Human beings crave predictability. And by and large, as regards the natural world, we have it.
Life as we know it is the byproduct of thousands of utterly dependable actions, many of which take place on a daily basis within our bodies, and others of which occur in the larger world all around us.
Think for a moment of the intricacies of the human body -– the valves, veins, arteries, muscles and ligaments, the joints, the brain and central nervous system, and of course the heart itself. All of these must work in perfect concert for us to perform even the most prosaic actions –- take a step, utter a word, play with a baby. These actions are what we often call “second-nature;” we give them no thought at all before performing them, unless there is some impediment in the system. If your knees hurt, you’ll think about how to stand up from a low couch or chair. If your heart is weak, chances are good that you won’t undertake any kind of exercise that puts you at risk.
At the most fundamental of levels, the fact that we go to sleep at night and wake up in the morning is, arguably, the greatest, most dependable miracle of all– until it’s not. Each and every night, we recite the “Hashkiveinu,” a prayer in which we implore God to lay us down to sleep in peace, and enable us to rise up again to life the following morning. The religious person sees every day as a new miracle, a gift from God that dare not be taken for granted.
The truth is, of course, that the “normal working” of the world around us is also the byproduct of thousands of utterly dependable actions that take place on a daily basis. We can pretty much count on the fact that November through March will be much colder than April through October, that the days will be longer in the summer than in the winter, that salmon will swim upstream to spawn and babies and puppies will be adorable.
Sometimes, though, the assumptions on which we base our collective ability to sleep at night are thrown a proverbial curve ball by nature. We get not what we expect, but rather what is least expected. We humans really don’t like when that happens. It throws us off our game, and causes all kinds of existential angst. What does it mean when we can no longer depend with certainty on the things that we were always certain of?
As I’ve said many times in many different ways, those who find themselves suddenly confronting a life-threatening illness when the day before they felt fine are all too familiar with what it means to lose the ability to bank on “sure things.” All of a sudden we have newfound insight into how precious every moment is, and how each and every day needs to be understood as a precious opportunity to be with those we love.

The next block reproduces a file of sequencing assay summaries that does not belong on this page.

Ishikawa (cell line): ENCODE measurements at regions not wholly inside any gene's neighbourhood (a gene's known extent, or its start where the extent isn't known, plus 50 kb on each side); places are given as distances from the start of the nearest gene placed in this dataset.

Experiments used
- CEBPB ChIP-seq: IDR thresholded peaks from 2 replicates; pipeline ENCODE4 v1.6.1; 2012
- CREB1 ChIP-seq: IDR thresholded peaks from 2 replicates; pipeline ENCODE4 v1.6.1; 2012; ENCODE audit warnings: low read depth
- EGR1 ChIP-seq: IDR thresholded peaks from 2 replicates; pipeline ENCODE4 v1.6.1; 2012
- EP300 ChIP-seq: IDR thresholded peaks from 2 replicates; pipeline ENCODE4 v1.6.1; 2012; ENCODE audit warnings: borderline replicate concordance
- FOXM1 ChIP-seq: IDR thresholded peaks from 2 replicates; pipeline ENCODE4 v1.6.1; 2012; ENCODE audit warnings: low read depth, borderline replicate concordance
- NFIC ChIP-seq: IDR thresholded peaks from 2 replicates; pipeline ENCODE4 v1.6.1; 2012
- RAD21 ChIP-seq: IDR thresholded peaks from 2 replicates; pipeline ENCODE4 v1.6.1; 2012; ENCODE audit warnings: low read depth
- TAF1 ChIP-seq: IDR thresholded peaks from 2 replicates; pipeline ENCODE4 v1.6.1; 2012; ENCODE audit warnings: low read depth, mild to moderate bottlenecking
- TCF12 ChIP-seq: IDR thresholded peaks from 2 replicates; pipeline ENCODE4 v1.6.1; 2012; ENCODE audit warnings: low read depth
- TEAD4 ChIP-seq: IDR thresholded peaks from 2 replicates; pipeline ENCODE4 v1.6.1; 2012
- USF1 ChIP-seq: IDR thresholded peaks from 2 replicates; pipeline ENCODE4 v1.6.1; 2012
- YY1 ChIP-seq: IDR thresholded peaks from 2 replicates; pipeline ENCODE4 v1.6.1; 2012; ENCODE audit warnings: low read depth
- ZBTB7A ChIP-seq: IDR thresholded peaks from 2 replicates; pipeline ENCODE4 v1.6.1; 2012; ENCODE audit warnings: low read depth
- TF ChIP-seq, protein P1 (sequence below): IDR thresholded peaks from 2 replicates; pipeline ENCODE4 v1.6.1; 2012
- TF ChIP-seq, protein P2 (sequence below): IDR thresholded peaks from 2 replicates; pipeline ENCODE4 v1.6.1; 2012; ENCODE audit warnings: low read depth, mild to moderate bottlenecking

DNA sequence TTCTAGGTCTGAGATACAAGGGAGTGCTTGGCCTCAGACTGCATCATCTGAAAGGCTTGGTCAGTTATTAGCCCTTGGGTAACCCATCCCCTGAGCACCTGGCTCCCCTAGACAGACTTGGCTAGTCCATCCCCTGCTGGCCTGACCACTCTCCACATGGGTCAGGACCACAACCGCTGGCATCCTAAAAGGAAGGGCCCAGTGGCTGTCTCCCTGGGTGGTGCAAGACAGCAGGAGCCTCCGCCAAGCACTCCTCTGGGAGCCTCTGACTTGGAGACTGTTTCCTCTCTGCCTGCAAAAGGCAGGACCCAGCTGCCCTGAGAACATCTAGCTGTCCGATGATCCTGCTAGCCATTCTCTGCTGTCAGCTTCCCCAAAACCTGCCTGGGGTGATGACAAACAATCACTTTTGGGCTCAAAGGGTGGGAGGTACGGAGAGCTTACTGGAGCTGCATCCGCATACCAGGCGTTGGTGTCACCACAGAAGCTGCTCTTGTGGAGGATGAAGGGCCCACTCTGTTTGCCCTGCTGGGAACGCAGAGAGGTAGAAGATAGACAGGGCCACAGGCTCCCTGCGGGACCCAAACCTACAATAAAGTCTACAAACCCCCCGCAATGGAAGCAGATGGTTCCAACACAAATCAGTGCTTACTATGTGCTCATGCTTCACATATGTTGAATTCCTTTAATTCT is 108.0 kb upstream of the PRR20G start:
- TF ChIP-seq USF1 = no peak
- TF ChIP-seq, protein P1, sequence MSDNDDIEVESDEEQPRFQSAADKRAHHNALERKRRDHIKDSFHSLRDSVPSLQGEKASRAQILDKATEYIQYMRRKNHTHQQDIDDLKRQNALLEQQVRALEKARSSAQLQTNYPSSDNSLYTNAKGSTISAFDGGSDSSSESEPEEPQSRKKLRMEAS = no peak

What the events of this past week have shown us -– more specifically, the horrific assault of Hurricane Sandy and its aftermath -– is that nothing in nature is an absolutely sure thing. Yes, hurricanes of such destructive power are supposed to be a regular part of life in southern Florida, but with the right combination of circumstances, the northeast, as we have painfully learned, can be every bit as vulnerable as Miami Beach and Boca Raton. Saying that something happens “rarely” is not at all the same as saying that it “never” happens. “Never” is a very dangerous word to use when talking about nature. There are lots of things that are never supposed to happen– but sometimes they do. And when they do, we are left with very little choice but to survive and adapt to new realities that are less of a sure thing than the ones that preceded them.
All of this is, of course, extremely unsettling. Living through Sandy was terrifying. But the existential dimensions of such a cataclysmic meteorological event have to be considered secondary to the enormous human suffering that Sandy has caused. The part of New York City that I live in escaped relatively unscathed, largely because we are not a low-lying area near the coastline. But I have spent the better part of the past few days speaking with colleagues in Long Island and New Jersey whose lives, careers, and property have been turned upside down and inside out by this storm. The scope of the damage is almost inconceivable, to the extent that one might fairly and rationally question whether, despite the encouraging words of government officials, rebuilding to the status quo ante is any kind of realistic possibility.
But then again, this is New York. We’re tough. And so is Gov. Chris Christie, and so are the people of New Jersey.
I remember distinctly looking at the smoldering pile of rubble that was the World Trade Center and wondering to myself if life as I knew it had ended. How could anyone, or any group of even the most dedicated first responders and volunteers, possibly clean that site up? How could New York possibly rebuild after such a terrible physical blow, not to mention the subversion of all our pre-existing psychic assumptions about predictability, threat, and safety?
But we did. Somehow we did, and somehow we will again. For now, the task is to summon the wherewithal to help those who have been most damaged, to support those who are in need, and to appreciate anew the true “nature of nature.” There is nothing more dangerous, either physically or spiritually, than taking something for granted. The world is full of unanticipated surprises, some wonderful, some very much not. May there be more of the former than the latter …